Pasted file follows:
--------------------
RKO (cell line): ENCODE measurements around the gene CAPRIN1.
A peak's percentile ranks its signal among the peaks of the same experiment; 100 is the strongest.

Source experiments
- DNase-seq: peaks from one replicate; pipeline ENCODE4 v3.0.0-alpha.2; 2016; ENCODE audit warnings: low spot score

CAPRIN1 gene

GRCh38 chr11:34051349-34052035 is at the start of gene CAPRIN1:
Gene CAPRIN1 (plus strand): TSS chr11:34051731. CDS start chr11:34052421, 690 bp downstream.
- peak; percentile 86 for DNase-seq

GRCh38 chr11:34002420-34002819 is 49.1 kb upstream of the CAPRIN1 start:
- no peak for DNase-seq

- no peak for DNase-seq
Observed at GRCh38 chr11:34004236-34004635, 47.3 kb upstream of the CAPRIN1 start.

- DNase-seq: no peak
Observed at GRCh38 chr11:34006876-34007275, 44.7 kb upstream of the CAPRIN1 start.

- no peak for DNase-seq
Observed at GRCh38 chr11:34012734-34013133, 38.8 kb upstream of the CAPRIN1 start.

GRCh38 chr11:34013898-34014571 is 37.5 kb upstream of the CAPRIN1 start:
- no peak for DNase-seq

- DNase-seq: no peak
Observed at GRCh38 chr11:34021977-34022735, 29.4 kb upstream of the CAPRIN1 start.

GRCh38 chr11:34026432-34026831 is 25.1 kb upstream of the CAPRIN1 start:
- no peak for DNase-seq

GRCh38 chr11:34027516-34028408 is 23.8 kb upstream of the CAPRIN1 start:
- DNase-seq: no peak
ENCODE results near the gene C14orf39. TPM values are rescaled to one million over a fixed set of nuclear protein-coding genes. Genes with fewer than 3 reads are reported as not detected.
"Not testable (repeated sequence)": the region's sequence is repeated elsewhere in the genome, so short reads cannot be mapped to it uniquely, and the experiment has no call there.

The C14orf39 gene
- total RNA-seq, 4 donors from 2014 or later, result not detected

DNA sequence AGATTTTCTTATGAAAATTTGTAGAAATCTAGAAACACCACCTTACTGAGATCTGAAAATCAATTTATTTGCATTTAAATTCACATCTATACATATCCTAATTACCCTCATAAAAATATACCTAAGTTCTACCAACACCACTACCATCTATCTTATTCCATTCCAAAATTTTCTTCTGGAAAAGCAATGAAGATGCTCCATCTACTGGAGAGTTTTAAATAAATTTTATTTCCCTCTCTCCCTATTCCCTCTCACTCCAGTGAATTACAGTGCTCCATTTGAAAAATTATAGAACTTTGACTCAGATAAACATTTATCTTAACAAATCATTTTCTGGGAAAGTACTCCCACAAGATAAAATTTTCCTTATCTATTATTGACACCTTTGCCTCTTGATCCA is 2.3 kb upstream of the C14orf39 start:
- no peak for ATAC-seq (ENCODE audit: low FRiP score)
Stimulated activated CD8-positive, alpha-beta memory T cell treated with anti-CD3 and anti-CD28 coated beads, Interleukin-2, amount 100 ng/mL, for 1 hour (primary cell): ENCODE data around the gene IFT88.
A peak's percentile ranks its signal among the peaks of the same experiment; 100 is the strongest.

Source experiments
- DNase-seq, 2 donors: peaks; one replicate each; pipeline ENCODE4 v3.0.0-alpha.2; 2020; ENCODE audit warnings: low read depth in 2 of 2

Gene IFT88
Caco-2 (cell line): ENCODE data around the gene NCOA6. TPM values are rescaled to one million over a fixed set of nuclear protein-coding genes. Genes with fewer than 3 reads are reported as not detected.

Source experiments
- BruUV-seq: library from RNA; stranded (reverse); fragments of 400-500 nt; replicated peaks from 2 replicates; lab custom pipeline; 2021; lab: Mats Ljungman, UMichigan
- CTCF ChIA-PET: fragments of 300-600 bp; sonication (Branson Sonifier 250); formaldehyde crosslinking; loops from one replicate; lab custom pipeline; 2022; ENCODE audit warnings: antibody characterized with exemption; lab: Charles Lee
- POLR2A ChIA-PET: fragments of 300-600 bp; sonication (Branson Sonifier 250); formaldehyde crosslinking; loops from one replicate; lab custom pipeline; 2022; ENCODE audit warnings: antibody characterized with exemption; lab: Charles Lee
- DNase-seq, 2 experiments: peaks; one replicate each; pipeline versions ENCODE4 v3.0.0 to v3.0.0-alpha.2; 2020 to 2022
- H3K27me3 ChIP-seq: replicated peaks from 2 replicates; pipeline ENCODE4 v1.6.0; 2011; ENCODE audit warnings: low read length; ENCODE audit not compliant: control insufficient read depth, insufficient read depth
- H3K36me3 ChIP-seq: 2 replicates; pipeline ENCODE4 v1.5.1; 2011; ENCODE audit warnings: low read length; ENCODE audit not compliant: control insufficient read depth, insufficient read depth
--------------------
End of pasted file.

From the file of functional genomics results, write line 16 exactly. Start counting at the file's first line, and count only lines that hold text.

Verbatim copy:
Observed at GRCh38 chr11:34012734-34013133, 38.8 kb upstream of the CAPRIN1 start.